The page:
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BOS Moves

Cirque du Soleil

Cirque Du Soleil Blue Ocean Strategy Strategic Move

A onetime accordion player, stilt-walker, and fire-eater, Guy Laliberté is now CEO of Cirque du Soleil, one of Canada’s largest cultural exports. Evolving from a group of 20 Québécois street performers in 1984, Cirque’s productions have been seen by more than 100 million spectators in more than 300 cities in over 40 countries on six continents. In less than twenty years Cirque du Soleil achieved a level of revenues that took Ringling Bros. and Barnum & Bailey—the global champion of the circus industry—more than one hundred years to attain.

What makes this rapid growth all the more remarkable is that it was not achieved in an attractive industry but rather in a declining industry in which traditional strategic analysis pointed to limited potential for growth. Supplier power on the part of star performers was strong. So was buyer power. Alternative forms of entertainment —ranging from various kinds of urban live entertainment to sporting events to home entertainment—cast an increasingly long shadow. Children cried out for PlayStations rather than a visit to the travelling circus. Partially as a result, the industry was suffering from steadily decreasing audiences and, in turn, declining revenue and profits. There was also increasing sentiment against the use of animals in circuses by animal rights groups. Ringling Bros. and Barnum & Bailey set the standard, and competing smaller circuses essentially followed with scaled-down versions. From the perspective of competition-based strategy, the circus industry appeared unattractive.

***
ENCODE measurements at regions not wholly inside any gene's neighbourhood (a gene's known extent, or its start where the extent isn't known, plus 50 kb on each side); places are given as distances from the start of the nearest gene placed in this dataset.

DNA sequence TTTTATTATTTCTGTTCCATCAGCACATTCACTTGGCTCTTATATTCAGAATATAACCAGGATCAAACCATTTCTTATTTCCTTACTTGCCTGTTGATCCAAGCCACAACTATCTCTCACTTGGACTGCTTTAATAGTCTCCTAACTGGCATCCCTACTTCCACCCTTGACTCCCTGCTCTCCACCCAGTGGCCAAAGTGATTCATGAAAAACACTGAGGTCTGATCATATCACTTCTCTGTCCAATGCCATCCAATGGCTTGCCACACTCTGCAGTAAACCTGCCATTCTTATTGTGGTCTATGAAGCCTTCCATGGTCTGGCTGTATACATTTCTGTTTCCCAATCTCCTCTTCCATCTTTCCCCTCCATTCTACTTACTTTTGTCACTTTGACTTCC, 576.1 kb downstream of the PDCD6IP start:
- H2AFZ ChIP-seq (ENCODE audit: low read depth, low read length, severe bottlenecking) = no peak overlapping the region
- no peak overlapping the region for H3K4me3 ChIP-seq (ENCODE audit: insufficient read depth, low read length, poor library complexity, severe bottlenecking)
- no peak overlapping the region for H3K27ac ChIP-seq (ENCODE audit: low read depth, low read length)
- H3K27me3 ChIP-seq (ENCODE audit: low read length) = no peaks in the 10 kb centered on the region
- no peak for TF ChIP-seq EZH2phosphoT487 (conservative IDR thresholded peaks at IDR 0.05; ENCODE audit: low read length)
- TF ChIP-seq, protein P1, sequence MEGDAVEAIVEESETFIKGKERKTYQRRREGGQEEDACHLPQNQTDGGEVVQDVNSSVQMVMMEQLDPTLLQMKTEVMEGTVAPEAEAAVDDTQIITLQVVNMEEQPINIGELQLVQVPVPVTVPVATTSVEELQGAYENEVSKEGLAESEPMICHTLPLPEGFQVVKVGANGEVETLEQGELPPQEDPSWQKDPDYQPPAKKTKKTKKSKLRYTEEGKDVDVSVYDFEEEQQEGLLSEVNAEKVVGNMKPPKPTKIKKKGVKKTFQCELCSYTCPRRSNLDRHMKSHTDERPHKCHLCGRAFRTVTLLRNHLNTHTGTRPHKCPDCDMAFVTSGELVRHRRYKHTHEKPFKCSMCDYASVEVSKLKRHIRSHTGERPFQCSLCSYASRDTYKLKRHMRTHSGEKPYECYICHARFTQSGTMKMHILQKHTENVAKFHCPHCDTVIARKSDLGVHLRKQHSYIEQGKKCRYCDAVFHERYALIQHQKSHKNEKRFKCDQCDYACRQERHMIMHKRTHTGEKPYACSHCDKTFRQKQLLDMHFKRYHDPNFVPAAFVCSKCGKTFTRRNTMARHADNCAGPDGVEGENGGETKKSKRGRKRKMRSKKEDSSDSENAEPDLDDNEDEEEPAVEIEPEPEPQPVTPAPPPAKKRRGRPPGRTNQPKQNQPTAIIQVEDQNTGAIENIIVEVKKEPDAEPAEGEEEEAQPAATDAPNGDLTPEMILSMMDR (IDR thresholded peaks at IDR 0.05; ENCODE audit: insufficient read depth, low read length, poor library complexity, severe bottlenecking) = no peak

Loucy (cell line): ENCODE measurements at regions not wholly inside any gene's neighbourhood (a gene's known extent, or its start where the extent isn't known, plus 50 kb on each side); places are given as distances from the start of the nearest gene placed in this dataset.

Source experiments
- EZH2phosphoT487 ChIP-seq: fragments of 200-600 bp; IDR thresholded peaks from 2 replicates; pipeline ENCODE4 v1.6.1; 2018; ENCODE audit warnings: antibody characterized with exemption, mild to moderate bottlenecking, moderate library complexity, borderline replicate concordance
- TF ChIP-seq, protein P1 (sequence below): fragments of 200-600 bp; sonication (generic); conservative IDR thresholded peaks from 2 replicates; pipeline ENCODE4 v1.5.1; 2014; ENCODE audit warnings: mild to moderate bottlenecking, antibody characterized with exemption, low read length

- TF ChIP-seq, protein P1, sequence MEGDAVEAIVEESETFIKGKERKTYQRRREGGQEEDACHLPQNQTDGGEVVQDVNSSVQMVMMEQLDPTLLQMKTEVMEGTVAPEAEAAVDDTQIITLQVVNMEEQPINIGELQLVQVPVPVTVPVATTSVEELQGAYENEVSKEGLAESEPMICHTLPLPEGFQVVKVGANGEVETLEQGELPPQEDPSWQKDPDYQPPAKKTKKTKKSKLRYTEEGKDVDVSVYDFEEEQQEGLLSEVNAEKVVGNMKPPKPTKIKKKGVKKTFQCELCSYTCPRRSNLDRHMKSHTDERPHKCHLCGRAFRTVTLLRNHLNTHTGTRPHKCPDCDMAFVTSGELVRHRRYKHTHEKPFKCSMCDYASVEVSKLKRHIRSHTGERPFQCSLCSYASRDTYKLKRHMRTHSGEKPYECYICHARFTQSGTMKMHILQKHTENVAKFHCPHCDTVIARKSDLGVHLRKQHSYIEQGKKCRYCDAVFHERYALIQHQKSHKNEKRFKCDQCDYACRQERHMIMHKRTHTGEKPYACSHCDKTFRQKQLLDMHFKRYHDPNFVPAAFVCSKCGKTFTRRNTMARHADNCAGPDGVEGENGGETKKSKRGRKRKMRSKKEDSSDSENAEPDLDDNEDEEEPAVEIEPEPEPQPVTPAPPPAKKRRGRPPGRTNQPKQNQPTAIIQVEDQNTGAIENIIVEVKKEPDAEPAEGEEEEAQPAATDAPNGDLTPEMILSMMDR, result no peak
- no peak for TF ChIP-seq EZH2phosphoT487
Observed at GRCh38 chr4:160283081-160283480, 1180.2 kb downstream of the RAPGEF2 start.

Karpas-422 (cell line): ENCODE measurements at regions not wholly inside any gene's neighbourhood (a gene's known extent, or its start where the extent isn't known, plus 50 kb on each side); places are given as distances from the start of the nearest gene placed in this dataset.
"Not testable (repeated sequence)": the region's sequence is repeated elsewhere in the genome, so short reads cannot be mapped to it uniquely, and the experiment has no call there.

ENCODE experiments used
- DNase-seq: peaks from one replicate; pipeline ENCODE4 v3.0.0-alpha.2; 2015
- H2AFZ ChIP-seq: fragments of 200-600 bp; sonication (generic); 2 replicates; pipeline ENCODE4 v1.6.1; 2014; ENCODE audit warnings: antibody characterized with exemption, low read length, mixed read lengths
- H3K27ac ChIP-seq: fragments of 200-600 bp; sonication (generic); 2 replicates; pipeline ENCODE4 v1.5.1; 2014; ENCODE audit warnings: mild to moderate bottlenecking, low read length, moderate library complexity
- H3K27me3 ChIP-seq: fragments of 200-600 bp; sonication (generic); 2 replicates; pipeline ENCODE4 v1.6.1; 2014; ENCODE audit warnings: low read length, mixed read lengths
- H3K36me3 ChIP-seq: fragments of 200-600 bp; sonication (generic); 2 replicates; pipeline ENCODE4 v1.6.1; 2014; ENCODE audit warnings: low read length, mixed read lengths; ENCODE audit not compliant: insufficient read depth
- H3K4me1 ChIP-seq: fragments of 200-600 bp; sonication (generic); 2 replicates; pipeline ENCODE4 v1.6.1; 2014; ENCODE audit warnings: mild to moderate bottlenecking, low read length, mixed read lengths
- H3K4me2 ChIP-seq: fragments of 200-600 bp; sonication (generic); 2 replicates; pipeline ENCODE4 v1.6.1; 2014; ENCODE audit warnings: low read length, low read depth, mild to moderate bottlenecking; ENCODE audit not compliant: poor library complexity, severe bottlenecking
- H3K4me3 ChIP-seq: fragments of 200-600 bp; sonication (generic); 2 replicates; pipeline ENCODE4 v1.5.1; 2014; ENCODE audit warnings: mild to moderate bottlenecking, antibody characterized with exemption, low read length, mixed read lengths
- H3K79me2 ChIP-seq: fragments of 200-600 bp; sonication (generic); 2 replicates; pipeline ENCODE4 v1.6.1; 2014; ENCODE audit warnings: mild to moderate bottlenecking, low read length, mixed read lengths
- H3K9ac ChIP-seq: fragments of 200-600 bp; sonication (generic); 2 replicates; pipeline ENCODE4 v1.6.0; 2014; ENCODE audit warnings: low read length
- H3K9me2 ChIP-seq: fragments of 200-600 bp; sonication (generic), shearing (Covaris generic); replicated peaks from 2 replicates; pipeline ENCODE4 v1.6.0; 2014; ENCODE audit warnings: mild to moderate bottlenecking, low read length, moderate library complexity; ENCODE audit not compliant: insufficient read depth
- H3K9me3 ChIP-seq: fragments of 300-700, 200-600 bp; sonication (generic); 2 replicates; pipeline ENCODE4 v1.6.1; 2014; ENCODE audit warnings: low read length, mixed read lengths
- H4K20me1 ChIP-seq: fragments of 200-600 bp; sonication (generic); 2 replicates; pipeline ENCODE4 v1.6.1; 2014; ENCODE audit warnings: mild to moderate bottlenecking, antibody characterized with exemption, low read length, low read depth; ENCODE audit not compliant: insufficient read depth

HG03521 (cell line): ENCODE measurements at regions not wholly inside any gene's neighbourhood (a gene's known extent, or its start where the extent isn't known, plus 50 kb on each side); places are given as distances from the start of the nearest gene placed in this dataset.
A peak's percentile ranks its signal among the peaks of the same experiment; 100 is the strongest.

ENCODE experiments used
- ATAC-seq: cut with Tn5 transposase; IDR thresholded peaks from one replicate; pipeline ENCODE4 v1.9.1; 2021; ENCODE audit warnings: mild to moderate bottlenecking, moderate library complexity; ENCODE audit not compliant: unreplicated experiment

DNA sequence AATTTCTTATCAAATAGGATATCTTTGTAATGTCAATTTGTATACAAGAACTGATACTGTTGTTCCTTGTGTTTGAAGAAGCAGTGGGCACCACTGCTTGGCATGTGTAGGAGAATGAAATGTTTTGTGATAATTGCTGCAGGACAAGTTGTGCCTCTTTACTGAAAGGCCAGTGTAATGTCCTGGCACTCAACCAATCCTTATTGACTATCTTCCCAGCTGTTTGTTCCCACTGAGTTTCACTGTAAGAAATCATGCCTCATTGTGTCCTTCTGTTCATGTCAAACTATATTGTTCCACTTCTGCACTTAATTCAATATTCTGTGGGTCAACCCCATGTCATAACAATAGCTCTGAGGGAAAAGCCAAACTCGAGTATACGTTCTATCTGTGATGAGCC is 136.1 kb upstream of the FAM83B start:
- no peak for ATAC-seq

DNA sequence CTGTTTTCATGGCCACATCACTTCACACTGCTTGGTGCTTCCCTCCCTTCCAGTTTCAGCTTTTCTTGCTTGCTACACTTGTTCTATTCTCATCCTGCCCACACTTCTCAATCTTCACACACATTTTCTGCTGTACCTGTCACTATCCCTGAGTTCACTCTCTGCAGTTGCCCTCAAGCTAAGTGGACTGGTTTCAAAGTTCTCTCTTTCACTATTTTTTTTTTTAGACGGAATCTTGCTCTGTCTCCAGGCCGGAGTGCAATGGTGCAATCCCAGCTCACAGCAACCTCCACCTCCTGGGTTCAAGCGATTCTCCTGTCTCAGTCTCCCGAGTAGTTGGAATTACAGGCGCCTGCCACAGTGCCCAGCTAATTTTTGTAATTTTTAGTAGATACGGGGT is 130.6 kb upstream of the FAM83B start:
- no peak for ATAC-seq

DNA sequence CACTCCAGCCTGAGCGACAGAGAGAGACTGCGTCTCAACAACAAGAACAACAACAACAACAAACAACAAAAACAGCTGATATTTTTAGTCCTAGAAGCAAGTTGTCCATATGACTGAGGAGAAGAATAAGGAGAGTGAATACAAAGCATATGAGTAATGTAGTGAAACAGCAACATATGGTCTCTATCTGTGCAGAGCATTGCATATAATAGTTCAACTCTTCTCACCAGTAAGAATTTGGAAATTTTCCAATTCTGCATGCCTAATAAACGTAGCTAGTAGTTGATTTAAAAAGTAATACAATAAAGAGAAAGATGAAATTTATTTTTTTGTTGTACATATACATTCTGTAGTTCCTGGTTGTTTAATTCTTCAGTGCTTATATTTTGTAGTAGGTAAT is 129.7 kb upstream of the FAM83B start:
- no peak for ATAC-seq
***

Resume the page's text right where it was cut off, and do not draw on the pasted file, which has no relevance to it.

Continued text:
Another compelling aspect of Cirque du Soleil’s success is that it did not win by taking customers from the already shrinking circus industry, which historically catered to children. Cirque du Soleil did not compete with Ringling Bros. and Barnum & Bailey. Instead it created uncontested new market space that made the competition irrelevant. It appealed to a whole new group of customers: adults and corporate clients prepared to pay a price several times as great as traditional circuses for an unprecedented entertainment experience. Significantly, one of the first Cirque productions was titled “We Reinvent the Circus.”